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Old 10-16-2015, 01:49 PM   #11376
Garick
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re: Winrates, bankrolls, and finances

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Holy freakin' shyt! An "Honest Injun!" [no disrespect meant to my Native Americans whom I love dearly. Sorry about that genocide them white trash descendents of mine inflicted upon you]
Time traveling pre-Founding Father ITT!

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So with very little real data to back this up, what percentage increase to a win rate do you speculate one could see if you were permitted to buy in for an amount equal to biggest stack at the table in live low stakes?
How good are you at playing deep? Few of us are great at it if recs, as we don't get a lot of practice at it, and it's an expensive skill to learn. Pros tend to have a big advantage deep over even very good recs due to experience.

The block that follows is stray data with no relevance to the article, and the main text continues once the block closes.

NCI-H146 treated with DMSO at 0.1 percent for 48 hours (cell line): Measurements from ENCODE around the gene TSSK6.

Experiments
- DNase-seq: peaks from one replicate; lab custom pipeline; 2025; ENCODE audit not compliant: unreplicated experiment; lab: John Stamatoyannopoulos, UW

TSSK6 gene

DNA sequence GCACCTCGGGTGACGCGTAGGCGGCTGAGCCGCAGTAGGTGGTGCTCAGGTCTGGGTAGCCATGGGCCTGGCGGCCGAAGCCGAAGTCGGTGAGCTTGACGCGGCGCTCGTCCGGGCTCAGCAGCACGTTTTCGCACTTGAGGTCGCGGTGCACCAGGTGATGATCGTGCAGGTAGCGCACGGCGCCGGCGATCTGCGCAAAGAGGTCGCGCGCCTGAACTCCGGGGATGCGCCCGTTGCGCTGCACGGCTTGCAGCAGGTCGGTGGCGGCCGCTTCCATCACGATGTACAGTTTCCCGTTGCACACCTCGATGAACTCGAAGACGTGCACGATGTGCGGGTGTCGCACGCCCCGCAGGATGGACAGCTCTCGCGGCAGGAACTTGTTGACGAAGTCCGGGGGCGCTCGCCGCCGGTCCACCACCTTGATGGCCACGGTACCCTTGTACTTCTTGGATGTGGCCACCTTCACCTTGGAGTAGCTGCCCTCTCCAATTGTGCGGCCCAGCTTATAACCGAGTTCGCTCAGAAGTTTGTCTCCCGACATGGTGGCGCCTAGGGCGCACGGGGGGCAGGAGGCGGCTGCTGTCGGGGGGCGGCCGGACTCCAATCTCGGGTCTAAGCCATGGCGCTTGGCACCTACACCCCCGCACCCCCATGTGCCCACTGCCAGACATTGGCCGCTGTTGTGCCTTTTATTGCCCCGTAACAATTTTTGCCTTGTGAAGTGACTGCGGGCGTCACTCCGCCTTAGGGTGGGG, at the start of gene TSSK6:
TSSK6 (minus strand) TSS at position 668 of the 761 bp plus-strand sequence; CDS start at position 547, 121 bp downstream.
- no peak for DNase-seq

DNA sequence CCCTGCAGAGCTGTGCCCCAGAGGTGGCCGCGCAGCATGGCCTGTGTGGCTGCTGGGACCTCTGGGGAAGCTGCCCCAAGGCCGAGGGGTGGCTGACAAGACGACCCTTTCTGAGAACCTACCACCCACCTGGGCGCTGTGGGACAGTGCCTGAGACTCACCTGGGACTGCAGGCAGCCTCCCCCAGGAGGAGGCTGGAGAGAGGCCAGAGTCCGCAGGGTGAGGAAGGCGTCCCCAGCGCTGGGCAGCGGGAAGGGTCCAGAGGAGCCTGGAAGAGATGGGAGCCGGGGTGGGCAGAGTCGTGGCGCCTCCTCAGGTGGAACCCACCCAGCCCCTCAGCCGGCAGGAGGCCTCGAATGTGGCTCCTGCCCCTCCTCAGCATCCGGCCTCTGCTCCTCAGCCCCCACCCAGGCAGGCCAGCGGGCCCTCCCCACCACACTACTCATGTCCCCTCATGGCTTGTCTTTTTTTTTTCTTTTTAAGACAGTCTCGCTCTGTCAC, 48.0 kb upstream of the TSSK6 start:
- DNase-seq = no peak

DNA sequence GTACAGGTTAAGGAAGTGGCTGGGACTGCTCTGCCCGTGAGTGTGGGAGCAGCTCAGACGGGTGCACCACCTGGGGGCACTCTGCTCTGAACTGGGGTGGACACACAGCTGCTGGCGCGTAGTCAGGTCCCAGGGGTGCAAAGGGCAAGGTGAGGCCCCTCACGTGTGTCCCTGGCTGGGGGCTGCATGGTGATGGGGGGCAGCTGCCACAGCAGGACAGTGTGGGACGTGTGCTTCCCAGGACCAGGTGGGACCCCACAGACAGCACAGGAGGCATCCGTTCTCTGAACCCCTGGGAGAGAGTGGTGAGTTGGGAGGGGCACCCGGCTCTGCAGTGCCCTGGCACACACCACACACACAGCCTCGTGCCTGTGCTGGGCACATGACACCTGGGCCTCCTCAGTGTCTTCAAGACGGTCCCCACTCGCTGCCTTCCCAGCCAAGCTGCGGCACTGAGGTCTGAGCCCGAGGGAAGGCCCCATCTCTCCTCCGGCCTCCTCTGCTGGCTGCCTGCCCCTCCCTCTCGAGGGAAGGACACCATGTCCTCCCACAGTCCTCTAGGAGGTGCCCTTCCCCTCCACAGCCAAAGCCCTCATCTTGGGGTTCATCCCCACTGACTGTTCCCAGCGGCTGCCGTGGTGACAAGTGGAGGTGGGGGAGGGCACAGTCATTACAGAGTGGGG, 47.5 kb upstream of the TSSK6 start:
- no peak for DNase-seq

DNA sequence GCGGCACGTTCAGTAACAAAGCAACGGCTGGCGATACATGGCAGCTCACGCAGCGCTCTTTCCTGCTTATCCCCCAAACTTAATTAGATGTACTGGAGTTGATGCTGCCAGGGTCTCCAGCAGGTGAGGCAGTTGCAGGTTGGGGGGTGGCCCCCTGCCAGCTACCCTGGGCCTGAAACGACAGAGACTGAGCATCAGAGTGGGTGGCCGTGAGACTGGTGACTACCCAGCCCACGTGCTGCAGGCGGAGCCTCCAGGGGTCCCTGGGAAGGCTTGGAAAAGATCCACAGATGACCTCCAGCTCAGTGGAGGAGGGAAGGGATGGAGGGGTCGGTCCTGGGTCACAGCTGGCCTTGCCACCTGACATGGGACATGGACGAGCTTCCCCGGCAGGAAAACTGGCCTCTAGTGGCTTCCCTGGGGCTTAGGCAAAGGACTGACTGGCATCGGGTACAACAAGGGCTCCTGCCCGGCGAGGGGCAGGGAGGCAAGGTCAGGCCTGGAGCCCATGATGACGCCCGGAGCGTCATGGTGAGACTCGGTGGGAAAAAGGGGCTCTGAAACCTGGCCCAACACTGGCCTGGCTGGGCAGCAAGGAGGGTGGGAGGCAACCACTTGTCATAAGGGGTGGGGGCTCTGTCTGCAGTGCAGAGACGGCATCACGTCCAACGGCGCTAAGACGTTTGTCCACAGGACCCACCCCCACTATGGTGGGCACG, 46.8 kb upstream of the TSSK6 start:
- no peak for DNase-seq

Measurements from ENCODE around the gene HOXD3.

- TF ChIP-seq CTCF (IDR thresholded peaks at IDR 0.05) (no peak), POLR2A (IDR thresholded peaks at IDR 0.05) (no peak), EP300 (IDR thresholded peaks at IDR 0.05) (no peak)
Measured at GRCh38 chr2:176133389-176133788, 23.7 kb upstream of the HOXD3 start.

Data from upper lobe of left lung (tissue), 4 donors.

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My usual casino 1/2 has a 300 buy in cap. Anyone know of casinos with higher 1/2 caps and\or where you can buy in up to largest stack at the table?
Yes, though not as many as it used to be. Uncapped games still exist (such as Golden Nugget in downtown Vegas) as do match the big stack (Harrah's NOLA), as well as a few $X or 2/3 of biggest stack , though I can't recall where I saw these of the top of my head.

Most rooms have learned that capped buy-ins keep the fish from going broke so fast and burning out the poker economy, though.
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Old 10-16-2015, 02:09 PM   #11377
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re: Winrates, bankrolls, and finances

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Sounds like we need a containment thread.
Lol
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Old 10-16-2015, 02:16 PM   #11378